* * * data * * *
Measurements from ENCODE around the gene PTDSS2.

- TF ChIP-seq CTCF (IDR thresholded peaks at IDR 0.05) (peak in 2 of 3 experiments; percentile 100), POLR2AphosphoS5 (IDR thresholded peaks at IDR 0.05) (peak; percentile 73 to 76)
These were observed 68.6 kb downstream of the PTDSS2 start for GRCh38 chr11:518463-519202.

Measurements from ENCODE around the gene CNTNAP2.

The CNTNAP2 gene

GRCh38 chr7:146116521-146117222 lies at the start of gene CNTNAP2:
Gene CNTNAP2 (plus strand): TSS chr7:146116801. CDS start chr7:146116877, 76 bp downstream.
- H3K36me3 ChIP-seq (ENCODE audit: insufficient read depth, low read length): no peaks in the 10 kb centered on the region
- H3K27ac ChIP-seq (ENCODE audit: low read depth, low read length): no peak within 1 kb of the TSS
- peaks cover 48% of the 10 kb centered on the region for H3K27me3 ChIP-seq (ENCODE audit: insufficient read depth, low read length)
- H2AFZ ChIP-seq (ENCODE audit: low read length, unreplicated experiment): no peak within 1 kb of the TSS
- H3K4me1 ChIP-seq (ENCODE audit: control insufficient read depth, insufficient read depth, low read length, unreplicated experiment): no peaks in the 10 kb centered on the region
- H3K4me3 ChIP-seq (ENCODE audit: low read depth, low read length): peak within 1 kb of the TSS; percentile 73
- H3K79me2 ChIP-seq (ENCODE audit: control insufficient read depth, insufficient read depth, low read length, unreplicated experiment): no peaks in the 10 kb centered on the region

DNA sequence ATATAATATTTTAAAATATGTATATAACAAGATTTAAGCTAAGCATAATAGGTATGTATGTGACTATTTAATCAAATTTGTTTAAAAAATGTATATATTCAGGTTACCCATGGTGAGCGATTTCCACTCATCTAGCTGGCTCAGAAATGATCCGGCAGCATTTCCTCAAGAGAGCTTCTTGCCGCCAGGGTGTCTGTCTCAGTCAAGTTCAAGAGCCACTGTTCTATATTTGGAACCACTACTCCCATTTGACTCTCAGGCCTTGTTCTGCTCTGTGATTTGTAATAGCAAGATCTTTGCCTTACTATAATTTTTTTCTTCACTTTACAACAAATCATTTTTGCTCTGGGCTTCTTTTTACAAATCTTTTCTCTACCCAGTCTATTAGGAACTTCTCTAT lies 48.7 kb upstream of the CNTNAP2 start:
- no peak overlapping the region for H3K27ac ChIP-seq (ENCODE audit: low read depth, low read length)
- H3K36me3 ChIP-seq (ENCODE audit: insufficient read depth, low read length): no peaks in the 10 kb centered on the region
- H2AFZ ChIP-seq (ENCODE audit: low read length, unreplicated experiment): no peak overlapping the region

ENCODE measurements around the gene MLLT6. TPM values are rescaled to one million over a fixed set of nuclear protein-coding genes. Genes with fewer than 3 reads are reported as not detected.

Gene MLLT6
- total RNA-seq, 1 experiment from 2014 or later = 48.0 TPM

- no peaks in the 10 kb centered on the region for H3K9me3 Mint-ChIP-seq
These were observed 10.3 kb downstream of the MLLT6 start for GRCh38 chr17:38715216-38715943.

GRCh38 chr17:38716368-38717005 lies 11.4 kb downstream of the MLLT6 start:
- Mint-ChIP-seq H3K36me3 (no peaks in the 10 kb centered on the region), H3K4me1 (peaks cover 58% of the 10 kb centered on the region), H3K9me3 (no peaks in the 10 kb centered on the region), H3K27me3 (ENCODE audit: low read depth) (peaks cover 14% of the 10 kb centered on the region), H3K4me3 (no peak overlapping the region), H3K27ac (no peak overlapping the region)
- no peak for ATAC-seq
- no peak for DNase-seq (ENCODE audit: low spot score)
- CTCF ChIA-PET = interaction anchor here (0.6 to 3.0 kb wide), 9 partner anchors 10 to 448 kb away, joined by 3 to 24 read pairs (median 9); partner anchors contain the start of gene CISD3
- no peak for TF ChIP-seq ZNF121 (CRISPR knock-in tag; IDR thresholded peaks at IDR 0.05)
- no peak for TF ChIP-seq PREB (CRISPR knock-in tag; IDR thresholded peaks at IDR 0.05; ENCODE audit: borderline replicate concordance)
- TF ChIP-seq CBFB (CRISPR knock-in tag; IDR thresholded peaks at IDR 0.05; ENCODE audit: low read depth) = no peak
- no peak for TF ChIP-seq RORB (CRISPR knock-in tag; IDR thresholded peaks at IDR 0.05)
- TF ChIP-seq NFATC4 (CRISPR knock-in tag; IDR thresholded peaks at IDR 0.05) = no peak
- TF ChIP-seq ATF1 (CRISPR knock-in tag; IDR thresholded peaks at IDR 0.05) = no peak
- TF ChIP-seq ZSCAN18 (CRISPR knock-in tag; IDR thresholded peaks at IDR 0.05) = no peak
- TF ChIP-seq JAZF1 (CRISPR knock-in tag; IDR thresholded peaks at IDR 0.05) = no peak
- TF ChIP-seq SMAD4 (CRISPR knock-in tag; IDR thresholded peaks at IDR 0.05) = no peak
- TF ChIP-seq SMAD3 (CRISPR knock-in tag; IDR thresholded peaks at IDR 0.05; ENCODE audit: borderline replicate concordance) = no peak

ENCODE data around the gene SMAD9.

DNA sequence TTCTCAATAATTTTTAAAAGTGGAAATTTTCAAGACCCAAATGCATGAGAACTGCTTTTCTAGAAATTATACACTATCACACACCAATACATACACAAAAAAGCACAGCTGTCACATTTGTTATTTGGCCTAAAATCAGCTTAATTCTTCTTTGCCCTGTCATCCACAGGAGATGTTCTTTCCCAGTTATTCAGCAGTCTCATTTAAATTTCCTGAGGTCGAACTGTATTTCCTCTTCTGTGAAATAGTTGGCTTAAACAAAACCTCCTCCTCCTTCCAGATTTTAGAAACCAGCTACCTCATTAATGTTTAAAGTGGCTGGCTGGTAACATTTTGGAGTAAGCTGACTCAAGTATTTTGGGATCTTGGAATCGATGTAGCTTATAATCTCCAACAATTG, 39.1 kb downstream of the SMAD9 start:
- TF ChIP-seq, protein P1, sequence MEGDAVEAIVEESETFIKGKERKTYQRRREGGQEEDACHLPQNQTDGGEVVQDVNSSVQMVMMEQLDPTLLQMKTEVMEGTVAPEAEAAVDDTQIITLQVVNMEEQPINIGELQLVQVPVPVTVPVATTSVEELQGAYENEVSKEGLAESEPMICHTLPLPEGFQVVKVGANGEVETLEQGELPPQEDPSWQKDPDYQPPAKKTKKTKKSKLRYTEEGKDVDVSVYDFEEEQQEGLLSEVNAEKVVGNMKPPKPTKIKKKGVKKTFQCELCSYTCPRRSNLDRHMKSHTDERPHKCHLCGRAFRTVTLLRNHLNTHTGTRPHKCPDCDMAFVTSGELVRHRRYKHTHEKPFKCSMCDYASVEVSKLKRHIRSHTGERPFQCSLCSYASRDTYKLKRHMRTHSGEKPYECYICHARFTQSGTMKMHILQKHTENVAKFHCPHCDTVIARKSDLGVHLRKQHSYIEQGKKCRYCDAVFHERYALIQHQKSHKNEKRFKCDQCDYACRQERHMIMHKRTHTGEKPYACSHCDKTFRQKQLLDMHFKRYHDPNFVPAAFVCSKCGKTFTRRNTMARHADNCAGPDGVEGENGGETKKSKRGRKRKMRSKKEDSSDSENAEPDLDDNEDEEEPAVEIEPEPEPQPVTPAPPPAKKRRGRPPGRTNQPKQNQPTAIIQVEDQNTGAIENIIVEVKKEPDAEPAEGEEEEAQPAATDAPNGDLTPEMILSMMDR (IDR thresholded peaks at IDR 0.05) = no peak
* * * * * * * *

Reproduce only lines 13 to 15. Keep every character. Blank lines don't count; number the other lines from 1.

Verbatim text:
- H3K4me3 ChIP-seq (ENCODE audit: low read depth, low read length): peak within 1 kb of the TSS; percentile 73
- H3K79me2 ChIP-seq (ENCODE audit: control insufficient read depth, insufficient read depth, low read length, unreplicated experiment): no peaks in the 10 kb centered on the region

DNA sequence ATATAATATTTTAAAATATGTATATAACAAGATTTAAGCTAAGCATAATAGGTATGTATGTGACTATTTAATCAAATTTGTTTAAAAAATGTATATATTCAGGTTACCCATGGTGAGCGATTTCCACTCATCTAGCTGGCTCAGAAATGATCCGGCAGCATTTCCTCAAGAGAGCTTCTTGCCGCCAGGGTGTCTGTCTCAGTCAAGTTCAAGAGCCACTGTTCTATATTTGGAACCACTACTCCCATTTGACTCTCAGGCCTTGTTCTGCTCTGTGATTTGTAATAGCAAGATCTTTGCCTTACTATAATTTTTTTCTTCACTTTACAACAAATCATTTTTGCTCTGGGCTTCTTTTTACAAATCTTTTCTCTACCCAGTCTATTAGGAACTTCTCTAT lies 48.7 kb upstream of the CNTNAP2 start: